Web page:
The RMHAM network primarily covers this portion of Colorado. With an ARDC grant, the group plans to extend the network east and west, and north to the Wyoming border and south to Albuquerque and beyond.

With only a few exceptions, the RMHAM network is independent of the internet. If the Internet is down, the network will remain fully functional. It may use internet connections if one of the links becomes inoperable, but only until the problem is resolved.

A $374,000 ARDC grant is allowing RMHAM to expand this network (see map)  and provide service to more outlying areas. In Colorado, for example, RMHAM will use this grant to install 23 new microwave sites and 20 new point-to-point spans to expand IP connectivity and repeater coverage across the western slope of Colorado and along the I-70 and I-76 corridors in the eastern part of the state. In New Mexico, RMHAM will add 16 new microwave sites and 15 new point-to-point spans to expand IP connectivity and repeater coverage south from Albuquerque to El Paso, Texas; along US Highway 550 to Durango, Colorado; and across the Rio Grande Valley to Alamogordo, New Mexico. They will also expand RMHAM digital repeater coverage across New Mexico through the addition of seven repeaters located at the new microwave sites.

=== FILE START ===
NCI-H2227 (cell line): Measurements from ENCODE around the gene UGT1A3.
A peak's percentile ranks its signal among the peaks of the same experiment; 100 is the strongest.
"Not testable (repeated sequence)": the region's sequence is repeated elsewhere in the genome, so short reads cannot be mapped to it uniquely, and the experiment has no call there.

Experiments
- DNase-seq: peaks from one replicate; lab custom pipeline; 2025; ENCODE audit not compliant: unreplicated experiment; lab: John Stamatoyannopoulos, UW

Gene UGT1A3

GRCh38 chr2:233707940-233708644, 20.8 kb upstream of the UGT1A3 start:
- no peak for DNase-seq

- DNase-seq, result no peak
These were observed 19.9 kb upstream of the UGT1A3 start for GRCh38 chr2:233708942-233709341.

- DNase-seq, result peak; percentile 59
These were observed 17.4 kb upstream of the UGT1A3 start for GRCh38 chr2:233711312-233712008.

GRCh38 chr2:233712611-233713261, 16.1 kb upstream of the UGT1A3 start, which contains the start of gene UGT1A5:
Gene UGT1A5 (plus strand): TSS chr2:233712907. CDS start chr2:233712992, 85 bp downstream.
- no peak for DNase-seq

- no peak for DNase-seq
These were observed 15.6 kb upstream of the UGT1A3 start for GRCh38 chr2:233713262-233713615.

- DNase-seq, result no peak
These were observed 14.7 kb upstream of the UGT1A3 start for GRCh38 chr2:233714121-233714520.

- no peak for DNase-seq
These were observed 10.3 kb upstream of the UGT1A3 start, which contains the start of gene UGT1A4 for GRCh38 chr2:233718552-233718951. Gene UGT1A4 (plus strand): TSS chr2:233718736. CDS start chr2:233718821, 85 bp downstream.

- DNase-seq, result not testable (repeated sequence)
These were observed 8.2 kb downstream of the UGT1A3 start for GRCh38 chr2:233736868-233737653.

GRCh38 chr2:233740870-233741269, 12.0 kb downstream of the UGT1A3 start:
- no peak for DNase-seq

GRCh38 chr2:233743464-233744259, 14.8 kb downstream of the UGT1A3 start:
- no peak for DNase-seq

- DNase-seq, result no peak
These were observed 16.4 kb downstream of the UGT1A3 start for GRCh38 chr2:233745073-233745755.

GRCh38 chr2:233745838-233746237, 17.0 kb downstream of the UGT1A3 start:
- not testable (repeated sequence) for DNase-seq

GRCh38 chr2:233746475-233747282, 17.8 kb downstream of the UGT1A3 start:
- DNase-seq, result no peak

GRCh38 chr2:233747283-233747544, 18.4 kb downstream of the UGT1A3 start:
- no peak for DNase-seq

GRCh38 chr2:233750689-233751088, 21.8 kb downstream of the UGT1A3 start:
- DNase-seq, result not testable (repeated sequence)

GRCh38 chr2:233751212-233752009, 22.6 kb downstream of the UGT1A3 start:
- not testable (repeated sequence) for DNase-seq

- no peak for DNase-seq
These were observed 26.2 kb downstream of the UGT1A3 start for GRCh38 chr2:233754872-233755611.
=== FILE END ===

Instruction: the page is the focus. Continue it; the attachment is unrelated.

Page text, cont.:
Work is already underway on this network expansion, significant progress has already been made. According to Wayne Heinen, N0POH – RMHAM treasurer – DMR repeaters have been recently installed at the Burlington, CO, and Limon, CO, sites, and network equipment has already been installed at the Strasburg, CO; Limon, CO; and Critchell, CO sites. Heinen expects that this work will continue through 2024.